Phillips: You’re a defensive lineman?

Campos: Yes, the nose guard.

Phillips: You’re not that big.

Campos: No.

Phillips: How much do you weigh?

Campos: I weigh 170.

Phillips: You’re going against a 300-pounder?

Campos: Yes.  I guess I have a little more fight in me than the others do.

It’s mid-way through the second quarter, the Matadors driving again,  when  Marcos spins away from two blockers, speeds across the field and makes a big tackle. The size difference—no problem. In fact, when we spoke to Marcos, he seemed less concerned about the size of his opponents, than being seen by Dateline at the post game dance.

Campos: I’m gonna have to ask you to turn those cameras off whenever we’re there.

Phillips:  (Laughs) What’s that supposed to mean, young man?

Campos: I don’t know.  I have to get my groove on.

We asked his girlfriend, Krissa Whitley,  if Marcos moves on the dance floor like he does on the gridiron. 

Krissa Whitley, Marcos Campos' girlfriend: (Laughs)  Yeah.  He doesn’t know how to dance.

Phillips: (Laughs) He doesn’t know how to dance?

Whitley: No. He thinks he can, but he can’t.

Phillips: Have you told him “You can’t dance?”

Whitley: Yeah, I tell him like all the time.

Phillips:  And what’s he say?

Whitley: Nothing.  He just keeps dancing.

On the field, Marcos just keeps hustling. 

Phillips: So you’ve been following number 5?

Mrs. Campos: Yes.

Phillips: What do you rink if this game so far?

Mrs. Campos: It’s great, he’s doing awesome.

His mother couldn’t be prouder, but she’s also concerned.   She remembers the injuries her older sons suffered in football, and knows Marcos is at risk, as well.  

Phillips: Are you worried about him?

Mrs. Campos:  Yes. Because he has a knee injury and a shoulder injury, So I’ve been worried about him.

Then, suddenly, a player is down on the field.  It’s Marcos.  He’s hurt, but how seriously?

If there’s a dark side to the Friday night lights, it is when players get hurt. It’s the second quarter,  Marcos Campos, number 5 for the Pampa Harvesters, is down.

In slow motion, one can see how a tackler held his leg as Marcos was pushed backwards twisting his right knee, a knee that was already banged up.  

Coach Andy Cavalier: Marcos had his knee drained before our Friday game. And there was blood that came out in that fluid. And that typically means that we may need to do surgery but it was determined that that blood was from nothing more than a bruise.

So Coach Andy Cavalier says Marcos was cleared to play in tonight’s game. 

And, despite the rough tackle, he’s up on his feet, telling trainers he’s about ready to go back in. 

But over the next few minutes, as Pampa battles to protect a 7-0 lead, more players go down.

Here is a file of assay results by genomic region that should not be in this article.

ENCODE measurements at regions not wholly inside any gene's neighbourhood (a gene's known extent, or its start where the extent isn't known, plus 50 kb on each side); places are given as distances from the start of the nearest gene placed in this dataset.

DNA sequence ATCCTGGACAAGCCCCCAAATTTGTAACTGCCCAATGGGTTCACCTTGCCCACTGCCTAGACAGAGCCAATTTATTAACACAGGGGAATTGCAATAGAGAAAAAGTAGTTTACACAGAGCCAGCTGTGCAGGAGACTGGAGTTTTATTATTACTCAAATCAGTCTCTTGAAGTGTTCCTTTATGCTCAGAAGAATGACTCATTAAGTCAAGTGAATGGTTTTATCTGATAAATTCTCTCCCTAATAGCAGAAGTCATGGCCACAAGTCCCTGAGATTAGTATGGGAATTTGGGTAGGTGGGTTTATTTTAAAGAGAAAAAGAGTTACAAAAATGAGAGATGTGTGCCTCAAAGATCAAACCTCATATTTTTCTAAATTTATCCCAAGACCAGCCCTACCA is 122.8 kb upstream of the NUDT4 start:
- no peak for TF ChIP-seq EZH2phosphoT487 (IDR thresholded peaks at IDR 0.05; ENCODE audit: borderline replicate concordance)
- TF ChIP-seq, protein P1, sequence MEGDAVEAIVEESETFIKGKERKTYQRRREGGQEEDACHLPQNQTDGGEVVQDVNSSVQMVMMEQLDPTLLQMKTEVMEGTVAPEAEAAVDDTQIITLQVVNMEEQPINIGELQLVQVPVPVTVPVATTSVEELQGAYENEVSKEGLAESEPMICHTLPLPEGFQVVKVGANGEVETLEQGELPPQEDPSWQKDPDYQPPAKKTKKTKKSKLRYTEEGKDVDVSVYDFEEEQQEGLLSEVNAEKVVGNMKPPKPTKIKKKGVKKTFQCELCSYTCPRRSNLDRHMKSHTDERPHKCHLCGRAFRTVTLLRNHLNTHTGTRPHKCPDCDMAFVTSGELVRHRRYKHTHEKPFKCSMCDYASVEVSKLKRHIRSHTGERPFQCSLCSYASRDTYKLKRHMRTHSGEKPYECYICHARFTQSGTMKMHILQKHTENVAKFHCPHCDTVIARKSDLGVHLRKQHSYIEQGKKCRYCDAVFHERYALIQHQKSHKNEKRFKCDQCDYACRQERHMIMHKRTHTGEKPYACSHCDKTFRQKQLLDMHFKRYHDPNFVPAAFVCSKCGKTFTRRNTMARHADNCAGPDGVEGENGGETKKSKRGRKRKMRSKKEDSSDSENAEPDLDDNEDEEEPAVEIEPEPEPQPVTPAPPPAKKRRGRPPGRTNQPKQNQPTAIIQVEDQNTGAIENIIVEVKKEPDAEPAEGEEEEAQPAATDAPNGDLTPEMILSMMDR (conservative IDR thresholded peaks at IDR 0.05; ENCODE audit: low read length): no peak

Senior lineman Con Elledge is hurt, and this injury will turn out to be serious. As he’s helped from the field, his left foot dangles—a sure sign of badly torn ligaments.  Gritted teeth behind the bars of a face mask, the gripping image of a player whose season has just ended.  

Then, yet another play that has everyone in the stadium holding their breath. Senior running back Shaveous Kelly, number 1, is tackled by his face mask. The violent facemask penalty may have been unintentional, but it’s the kind of jolt that can cause serious injury.  Fortunately, this Harvester will be okay.   

But in a sport that celebrates collisions and cultivates aggression, the outcome on any given play can be very different, from damaged knees and shoulders—to every coach’s and parent’s fear, head and spinal injuries.           

Coach Andy Cavalier: Football’s become much more violent. I mean, guys are just gettin’ bigger, faster, stronger. You can’t be careful enough.

Andy sees to it that trainers and team doctors are always on hand to help injured players. 

But there’s one Harvester, suited up tonight, who’s been hurting since the season began.  Number 89, senior Chris Campbell.

Coach Andy Cavalier: Chris came into this year with high expectations and a dad that couldn’t wait to see him play. 

Stone Phillips, Dateline NBC: Made it on the varsity for the first time.

Coach Andy Cavalier: He’s on the varsity for the first time in his high school career.  And you know, it should have been just a special, special time. 

But on the same day the Harvesters lost quarterback Brett Ferrell to a broken arm, Chris Campbell lost his father.

Phillips: How close were the two of you?

Chris Campbell: As close as father and son could be.

Phillips: Did he know you had made the varsity team?

Campbell: Yeah.  He knew.  He was real proud of that.

Chris’ dad was a well-known rancher in Pampa, and a former Harvester himself. Over the past few years he had been slowly losing his battle against several chronic illnesses.

Campbell: I walked in one day after practice and I found him in his room completely unconscious, not breathing, without a pulse.